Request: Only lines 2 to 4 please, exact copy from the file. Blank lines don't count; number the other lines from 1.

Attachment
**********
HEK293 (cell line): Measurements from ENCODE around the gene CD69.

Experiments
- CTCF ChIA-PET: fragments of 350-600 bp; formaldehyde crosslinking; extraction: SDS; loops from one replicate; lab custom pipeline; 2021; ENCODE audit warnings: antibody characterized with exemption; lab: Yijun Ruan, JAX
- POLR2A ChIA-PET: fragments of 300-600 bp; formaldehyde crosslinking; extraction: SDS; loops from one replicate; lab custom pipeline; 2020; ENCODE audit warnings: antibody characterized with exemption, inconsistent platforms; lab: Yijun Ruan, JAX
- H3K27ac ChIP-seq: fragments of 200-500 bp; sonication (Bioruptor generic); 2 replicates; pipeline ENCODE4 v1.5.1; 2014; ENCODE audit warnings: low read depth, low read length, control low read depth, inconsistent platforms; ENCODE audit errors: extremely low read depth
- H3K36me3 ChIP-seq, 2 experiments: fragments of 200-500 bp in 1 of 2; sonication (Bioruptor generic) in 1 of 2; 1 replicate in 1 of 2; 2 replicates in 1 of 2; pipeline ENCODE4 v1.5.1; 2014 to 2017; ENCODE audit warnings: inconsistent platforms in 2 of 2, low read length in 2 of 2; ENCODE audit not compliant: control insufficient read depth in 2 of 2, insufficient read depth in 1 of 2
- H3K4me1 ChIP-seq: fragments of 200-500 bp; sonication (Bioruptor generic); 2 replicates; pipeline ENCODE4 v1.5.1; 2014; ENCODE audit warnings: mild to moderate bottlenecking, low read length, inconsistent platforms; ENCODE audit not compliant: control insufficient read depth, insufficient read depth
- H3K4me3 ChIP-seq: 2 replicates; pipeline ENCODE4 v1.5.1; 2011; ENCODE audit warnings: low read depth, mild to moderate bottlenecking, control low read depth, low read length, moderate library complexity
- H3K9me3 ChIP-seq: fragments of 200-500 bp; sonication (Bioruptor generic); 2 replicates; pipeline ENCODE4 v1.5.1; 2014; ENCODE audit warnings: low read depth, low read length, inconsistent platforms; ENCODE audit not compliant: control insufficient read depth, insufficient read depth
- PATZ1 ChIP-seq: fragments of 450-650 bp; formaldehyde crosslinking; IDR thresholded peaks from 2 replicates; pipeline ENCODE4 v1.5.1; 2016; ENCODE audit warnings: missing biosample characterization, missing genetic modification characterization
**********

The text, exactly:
Experiments
- CTCF ChIA-PET: fragments of 350-600 bp; formaldehyde crosslinking; extraction: SDS; loops from one replicate; lab custom pipeline; 2021; ENCODE audit warnings: antibody characterized with exemption; lab: Yijun Ruan, JAX
- POLR2A ChIA-PET: fragments of 300-600 bp; formaldehyde crosslinking; extraction: SDS; loops from one replicate; lab custom pipeline; 2020; ENCODE audit warnings: antibody characterized with exemption, inconsistent platforms; lab: Yijun Ruan, JAX